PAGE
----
Safe travels, -Heidi

    1. Thank you so much, Heidi! My current plan is: July 9-16 do an organized safari tour including first and last nights in Nairobi (and dinner at Carnivore). Then on to Stone Town (probably at Hotel International) and Paje (maybe staying at the Japanese-run Paradise beach bungalows) and possibly one night on Chumbe island. Then on July 23, fly to Arusha, start safari group tour of Ngorongoro, Serengeti etc. on the 24th-28th, then leave Arusha for Songea on July 29, possibly stopping in Dar for one night.
      So, any other specific ideas for Stone Town (I hear the Forodhani Gardens street vendors daily after 6 pm are the best - is this what you are referring to?), Paje, Arusha, and even Dar, would be so helpful!

      1. On Zanzibar I agree about the rooftop restaurant at Emerson & Green, the place is fantastic in all respects. You sit on the floor and the specialties are seafood and Swahili, but more refined Swahili than smaller places. It's campy and flamboyant and a real experience. Make reservations.

        There is also a great little Zanzibari / Swahili place in Stone Town called Sambusa Two Tables Restaurant. It's local in the food prep with a nice atmosphere. It's down by the water, I think near a public beach but every hotel can tell you where it is. Low tables with comfy pillows and rugs to lounge on, great for a relaxing meal with a group or just a couple.

        Monsoon is located under the Orphanage by the Old Fort. Swahili Cuisine is it's speciality, and a different style than those mentioned above.

        Mtomi Marine is 12 minutes by taxi north of Stonetown. Swahili Fusion is the style and some local friends say that this is their favourite.

        The street vendors at the main market and the spice market were great.

        Have sundowners (sunset cocktails) on the terrace at the Africa House Hotel, it is a must and a rite of passage, overlooking the sea with the huge red sun setting in front of you as fishing dhows go by. Make sure you have a small camera with you at all times in Stone Town to take pics of everything, especially the Doors of Stone Town and the Roofs of Stone Town, there are beatiful photo books on both subjects and you will soon see why.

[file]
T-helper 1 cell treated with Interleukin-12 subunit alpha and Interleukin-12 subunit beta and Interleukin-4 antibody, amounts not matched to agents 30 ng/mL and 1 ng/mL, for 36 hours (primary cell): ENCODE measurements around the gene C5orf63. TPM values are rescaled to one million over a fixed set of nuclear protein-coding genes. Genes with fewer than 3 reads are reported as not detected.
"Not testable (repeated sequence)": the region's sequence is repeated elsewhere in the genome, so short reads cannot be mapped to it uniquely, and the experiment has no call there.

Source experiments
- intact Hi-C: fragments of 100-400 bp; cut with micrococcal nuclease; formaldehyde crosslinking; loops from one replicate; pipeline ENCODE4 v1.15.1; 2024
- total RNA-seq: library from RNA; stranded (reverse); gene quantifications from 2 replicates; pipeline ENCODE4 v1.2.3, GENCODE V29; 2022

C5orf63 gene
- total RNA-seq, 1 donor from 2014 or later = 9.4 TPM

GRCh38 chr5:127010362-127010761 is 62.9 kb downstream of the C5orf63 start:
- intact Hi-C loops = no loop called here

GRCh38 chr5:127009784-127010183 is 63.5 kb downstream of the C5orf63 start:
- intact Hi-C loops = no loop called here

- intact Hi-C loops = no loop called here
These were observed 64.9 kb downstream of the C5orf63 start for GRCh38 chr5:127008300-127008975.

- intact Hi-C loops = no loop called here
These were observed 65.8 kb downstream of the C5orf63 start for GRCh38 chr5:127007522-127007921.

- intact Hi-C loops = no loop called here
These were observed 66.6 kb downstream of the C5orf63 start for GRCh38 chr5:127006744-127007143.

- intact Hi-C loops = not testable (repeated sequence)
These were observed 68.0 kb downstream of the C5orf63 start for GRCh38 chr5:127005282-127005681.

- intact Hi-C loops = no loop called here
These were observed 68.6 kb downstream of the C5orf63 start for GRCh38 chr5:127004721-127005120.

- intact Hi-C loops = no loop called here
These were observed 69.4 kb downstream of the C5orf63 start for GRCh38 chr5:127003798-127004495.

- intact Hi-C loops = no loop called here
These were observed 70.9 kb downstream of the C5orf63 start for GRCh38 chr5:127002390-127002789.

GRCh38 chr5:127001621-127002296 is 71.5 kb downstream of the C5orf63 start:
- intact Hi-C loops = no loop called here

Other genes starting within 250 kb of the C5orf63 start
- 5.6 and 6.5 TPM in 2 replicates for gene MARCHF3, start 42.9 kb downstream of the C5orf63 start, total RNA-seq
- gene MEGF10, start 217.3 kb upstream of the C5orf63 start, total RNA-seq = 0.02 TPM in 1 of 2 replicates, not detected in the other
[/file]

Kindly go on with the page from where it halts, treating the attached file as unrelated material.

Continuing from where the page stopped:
Some places recommended to me by friends on Zanzibar that I haven't been to are:

        The Dhow Restaurant- On a Dhow, Seafood

        Bi Kidude- ? I think it is Swahili and Zanzibari but I can't remember.

        Spices Rendez-Vous- Indian / French

        If you want to know about other places ask the desh at Africa House or Emerson & Green they will know the best places. Stay away from the bigger, fancier tourist places and go to the small local ones.

        Also get a driver through your hotel and take a Spice Tour of the plantations. This is a Must.

        1. We went to Tanzania for Kili climb and safari 3 years ago. There is a very wonderful hotel/restaurant outside of Arusha (Coffee Plantation?) with swell rooms and a good restaurant. I'm sorry I can't recall the name, but it's on the road going away from the airport and nearby national park.

          Gibbs Farm, near Ngoro' crater, has very wonderful, mostly grown right there food (and fabulous coffee). Have a tremendous trip.

            1. I stayed in the Japanese run beach bungalows in Paje (I can't imagine that there is more than one)...It is no frills and the water at high tide is just steps away. You can literally roll out of bed onto the beach. We would stroll the beach in the area (or borrow bikes) and visit some of the other hotels on the strip as well (some for lunch or a swim in a pool). There is a spectrum of places to stay within walking distance if Paje Guest House (renamed?) is too rustic for your tastes.

              There was good Thai at the top of one of the fancy hotels in Dar. We went there a couple times. Recommended, but I'm forgetting the name - ask around, shouldn't be too tough to find.

              For my tastes: more time in Stonestown, less in Paje unless you like a lot of isolated beach time (I tend to get antsy). -h

              1. So, how was your trip to Tanzania? What did you eat, where?
                Nancy C